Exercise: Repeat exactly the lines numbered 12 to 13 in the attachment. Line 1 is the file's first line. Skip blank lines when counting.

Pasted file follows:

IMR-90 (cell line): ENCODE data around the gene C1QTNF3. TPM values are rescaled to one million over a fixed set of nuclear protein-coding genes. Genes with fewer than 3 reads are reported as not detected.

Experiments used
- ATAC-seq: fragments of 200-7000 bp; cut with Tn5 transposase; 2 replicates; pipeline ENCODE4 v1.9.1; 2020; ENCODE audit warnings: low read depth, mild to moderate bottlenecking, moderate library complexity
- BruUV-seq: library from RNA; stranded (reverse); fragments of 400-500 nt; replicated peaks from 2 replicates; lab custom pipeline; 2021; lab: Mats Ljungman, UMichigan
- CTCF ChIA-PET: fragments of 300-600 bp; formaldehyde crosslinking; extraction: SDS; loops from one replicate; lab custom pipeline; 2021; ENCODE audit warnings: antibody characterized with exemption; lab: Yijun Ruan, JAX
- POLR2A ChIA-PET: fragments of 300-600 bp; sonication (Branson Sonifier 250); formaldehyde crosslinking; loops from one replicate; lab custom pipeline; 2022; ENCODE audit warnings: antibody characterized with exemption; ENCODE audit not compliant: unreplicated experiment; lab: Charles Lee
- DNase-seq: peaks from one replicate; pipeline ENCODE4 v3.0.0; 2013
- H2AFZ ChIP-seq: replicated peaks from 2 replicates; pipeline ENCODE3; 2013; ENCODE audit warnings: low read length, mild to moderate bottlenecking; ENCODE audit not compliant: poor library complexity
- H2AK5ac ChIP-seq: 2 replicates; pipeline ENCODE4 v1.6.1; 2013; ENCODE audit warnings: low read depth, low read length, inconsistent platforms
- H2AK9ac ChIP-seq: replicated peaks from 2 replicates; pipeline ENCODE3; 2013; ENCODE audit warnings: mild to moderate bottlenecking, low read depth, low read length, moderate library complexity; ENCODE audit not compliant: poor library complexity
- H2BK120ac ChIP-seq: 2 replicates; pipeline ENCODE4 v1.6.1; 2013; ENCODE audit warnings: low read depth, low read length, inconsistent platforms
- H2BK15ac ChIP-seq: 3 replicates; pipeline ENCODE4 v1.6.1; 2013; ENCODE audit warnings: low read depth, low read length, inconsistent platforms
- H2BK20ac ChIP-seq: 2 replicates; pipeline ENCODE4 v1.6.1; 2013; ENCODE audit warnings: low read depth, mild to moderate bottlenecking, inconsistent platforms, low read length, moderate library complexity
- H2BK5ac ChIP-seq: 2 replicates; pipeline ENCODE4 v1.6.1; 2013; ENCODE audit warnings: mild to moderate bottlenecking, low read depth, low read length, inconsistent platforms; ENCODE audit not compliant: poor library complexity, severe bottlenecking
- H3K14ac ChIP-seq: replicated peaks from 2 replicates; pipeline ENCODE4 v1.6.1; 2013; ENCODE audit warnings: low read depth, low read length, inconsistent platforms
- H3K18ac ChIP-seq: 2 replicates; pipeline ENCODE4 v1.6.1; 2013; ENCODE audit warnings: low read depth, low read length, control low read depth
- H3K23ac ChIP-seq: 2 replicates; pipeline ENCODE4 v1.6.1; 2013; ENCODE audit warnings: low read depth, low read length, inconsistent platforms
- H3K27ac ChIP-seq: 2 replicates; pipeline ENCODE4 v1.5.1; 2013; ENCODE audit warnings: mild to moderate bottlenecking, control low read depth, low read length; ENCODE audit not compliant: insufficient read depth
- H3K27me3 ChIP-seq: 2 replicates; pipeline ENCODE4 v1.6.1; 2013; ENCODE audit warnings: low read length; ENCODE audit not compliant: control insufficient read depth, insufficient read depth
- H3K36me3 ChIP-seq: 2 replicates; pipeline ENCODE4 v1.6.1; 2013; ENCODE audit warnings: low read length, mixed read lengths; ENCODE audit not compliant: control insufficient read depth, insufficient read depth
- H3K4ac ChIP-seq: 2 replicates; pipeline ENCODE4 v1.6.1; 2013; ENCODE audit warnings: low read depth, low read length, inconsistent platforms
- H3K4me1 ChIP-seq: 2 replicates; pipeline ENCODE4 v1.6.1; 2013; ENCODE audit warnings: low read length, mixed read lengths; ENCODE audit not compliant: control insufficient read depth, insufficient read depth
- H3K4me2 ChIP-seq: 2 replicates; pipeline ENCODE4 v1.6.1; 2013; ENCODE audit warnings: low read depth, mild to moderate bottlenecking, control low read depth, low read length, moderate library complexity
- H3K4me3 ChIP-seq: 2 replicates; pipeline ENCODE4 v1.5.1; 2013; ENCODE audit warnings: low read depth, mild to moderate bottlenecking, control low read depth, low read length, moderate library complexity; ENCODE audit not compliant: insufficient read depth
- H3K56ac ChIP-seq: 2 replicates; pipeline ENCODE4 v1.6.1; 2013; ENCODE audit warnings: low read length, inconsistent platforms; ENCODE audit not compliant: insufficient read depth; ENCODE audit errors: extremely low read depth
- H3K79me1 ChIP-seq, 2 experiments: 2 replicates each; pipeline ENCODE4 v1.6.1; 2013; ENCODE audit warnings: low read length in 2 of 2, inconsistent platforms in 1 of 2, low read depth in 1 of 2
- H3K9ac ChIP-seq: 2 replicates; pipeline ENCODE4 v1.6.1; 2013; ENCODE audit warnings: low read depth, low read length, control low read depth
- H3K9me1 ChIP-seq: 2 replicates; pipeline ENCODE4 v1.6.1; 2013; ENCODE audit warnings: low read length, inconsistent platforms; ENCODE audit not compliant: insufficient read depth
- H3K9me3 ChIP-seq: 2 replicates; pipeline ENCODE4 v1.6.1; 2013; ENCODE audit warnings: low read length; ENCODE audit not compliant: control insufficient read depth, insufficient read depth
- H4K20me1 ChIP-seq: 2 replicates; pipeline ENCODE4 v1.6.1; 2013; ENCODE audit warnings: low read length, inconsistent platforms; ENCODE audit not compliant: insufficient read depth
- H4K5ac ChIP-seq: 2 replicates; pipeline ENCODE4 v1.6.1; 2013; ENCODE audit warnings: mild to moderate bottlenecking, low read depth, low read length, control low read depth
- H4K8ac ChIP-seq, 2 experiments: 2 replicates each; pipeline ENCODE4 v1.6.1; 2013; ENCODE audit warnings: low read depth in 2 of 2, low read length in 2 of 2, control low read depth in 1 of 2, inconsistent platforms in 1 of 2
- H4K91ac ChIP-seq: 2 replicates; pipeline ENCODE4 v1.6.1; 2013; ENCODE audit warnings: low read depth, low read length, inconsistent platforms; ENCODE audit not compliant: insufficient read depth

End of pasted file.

- H2BK15ac ChIP-seq: 3 replicates; pipeline ENCODE4 v1.6.1; 2013; ENCODE audit warnings: low read depth, low read length, inconsistent platforms
- H2BK20ac ChIP-seq: 2 replicates; pipeline ENCODE4 v1.6.1; 2013; ENCODE audit warnings: low read depth, mild to moderate bottlenecking, inconsistent platforms, low read length, moderate library complexity